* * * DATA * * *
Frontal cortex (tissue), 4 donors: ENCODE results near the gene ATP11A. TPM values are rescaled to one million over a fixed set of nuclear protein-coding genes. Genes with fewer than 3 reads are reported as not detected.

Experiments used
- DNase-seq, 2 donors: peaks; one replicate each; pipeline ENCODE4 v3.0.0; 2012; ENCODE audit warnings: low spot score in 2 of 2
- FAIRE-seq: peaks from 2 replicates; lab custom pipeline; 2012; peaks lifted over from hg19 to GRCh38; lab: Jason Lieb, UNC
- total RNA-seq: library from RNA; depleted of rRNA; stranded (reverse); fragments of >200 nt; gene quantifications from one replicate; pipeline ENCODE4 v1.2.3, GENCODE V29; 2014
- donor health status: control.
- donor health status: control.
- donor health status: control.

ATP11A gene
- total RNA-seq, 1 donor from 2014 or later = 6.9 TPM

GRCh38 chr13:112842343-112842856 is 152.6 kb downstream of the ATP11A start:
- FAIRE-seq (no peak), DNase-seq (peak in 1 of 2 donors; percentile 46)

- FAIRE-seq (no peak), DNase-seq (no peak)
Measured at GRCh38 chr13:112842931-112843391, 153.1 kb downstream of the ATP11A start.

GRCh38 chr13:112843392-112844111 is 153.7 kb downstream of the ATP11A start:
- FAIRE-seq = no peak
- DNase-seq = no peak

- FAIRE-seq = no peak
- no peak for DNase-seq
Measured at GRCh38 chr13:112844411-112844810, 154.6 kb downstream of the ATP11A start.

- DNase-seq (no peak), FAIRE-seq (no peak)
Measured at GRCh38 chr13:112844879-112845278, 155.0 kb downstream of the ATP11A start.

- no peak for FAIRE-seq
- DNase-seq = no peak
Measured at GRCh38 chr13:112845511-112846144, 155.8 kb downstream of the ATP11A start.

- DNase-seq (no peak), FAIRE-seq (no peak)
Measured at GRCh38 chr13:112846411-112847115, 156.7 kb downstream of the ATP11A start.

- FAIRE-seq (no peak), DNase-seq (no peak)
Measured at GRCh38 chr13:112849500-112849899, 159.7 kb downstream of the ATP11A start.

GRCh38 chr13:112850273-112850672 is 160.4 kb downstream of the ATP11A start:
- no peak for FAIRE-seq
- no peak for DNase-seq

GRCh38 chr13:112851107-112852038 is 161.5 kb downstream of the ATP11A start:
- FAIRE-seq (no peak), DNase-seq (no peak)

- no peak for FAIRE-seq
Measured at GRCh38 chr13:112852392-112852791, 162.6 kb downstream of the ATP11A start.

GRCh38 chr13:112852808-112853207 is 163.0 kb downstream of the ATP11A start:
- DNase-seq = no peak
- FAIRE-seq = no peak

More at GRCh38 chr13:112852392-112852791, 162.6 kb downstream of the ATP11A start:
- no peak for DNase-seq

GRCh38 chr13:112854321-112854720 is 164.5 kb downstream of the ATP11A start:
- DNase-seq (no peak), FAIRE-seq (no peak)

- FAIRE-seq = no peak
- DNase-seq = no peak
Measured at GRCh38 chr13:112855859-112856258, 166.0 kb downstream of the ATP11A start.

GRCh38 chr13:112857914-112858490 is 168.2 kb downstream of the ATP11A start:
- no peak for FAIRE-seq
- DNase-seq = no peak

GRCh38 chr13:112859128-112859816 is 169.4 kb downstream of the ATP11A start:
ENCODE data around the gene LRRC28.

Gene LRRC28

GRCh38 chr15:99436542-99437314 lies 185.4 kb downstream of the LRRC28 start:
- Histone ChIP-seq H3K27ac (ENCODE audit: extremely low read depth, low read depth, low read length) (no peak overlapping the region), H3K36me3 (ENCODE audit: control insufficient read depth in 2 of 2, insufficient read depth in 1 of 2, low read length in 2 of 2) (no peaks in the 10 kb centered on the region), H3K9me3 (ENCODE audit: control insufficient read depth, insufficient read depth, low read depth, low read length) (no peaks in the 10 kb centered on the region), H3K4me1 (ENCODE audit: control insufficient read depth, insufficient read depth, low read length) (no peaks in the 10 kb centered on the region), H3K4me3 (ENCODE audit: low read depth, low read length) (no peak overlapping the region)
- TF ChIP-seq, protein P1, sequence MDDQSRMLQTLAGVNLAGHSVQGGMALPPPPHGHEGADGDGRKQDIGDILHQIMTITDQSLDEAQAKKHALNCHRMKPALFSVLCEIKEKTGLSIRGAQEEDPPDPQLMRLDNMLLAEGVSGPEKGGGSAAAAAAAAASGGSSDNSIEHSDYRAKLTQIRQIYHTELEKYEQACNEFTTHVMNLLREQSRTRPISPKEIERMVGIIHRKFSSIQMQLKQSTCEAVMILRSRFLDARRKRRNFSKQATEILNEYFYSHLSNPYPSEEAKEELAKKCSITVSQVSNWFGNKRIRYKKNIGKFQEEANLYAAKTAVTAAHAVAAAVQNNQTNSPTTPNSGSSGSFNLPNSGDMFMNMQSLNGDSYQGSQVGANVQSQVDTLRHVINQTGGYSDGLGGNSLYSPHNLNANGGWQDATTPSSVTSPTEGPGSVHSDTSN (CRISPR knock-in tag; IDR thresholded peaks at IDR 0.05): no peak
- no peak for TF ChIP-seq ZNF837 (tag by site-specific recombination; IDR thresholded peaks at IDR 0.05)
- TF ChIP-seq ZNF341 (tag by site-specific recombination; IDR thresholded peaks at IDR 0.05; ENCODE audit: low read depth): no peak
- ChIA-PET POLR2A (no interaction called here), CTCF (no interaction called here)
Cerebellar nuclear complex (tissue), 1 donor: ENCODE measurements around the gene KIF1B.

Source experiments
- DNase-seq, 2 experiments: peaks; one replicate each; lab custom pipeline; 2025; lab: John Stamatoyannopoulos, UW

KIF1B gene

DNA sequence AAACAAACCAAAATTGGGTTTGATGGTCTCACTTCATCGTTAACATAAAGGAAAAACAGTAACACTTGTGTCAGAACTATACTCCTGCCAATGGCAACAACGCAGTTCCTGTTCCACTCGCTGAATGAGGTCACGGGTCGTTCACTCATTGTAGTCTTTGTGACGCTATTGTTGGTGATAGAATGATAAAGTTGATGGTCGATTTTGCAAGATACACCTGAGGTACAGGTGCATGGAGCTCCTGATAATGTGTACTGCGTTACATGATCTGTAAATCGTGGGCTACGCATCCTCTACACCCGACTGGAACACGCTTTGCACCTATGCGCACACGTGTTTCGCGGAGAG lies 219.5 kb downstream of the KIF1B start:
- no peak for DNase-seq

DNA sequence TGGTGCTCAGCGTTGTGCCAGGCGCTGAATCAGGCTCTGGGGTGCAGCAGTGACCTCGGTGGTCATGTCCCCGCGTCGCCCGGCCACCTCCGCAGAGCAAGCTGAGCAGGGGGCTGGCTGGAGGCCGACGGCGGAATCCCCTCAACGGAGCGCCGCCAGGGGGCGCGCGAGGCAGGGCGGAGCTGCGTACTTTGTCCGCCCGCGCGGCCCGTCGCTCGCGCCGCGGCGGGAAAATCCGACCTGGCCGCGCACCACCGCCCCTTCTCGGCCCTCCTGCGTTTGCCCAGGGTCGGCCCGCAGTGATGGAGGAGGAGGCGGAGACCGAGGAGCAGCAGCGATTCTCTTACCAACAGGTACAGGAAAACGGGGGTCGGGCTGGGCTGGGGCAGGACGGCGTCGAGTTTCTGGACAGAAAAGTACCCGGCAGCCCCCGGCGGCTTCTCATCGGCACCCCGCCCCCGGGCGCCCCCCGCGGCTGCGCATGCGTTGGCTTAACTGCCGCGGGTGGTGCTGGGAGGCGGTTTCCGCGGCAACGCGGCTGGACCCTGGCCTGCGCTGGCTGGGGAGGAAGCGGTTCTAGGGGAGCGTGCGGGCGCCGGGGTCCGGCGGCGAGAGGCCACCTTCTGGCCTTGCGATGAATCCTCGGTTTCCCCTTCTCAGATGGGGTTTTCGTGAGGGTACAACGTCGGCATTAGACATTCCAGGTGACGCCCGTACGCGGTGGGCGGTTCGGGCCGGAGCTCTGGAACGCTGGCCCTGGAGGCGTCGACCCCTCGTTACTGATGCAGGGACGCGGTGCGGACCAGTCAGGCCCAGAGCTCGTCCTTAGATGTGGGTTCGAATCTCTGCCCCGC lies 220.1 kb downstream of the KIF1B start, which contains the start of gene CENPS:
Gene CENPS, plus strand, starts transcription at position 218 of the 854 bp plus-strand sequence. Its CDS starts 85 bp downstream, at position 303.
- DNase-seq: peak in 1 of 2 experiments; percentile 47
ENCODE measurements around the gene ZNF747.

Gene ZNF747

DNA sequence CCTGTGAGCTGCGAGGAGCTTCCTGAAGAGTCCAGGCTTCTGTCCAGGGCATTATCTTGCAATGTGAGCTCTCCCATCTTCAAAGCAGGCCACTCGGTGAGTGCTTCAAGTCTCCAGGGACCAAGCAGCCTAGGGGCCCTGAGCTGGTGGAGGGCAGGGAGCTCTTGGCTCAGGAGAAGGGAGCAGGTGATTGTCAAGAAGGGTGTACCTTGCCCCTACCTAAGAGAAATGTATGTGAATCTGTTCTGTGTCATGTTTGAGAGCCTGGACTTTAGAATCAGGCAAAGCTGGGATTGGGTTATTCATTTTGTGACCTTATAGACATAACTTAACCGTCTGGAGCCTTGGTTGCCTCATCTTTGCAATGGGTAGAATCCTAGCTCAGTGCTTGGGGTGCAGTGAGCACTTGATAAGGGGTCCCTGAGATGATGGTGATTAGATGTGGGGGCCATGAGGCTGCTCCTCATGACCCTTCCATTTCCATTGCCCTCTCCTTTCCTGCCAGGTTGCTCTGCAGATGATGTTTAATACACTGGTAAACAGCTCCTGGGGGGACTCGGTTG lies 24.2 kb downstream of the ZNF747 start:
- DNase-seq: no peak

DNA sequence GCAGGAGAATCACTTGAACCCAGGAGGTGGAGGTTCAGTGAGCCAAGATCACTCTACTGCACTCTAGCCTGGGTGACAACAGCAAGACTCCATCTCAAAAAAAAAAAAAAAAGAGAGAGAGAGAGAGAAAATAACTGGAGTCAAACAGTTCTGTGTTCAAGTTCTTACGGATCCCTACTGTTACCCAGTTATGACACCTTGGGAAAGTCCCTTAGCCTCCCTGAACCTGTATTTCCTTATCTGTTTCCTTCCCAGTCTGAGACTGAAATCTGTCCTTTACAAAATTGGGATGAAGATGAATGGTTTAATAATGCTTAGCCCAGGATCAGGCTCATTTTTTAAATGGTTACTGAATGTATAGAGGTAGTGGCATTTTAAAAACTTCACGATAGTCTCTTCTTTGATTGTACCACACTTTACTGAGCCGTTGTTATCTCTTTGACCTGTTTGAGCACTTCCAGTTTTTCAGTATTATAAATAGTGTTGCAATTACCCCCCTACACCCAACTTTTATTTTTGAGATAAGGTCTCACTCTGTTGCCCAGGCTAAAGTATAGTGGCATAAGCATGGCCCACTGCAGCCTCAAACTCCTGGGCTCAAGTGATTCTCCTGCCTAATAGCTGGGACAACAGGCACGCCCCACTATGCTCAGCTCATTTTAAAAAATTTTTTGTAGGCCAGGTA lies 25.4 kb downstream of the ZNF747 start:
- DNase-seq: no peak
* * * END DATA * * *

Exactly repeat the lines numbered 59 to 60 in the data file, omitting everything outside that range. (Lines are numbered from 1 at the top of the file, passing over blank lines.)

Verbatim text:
Cerebellar nuclear complex (tissue), 1 donor: ENCODE measurements around the gene KIF1B.

Source experiments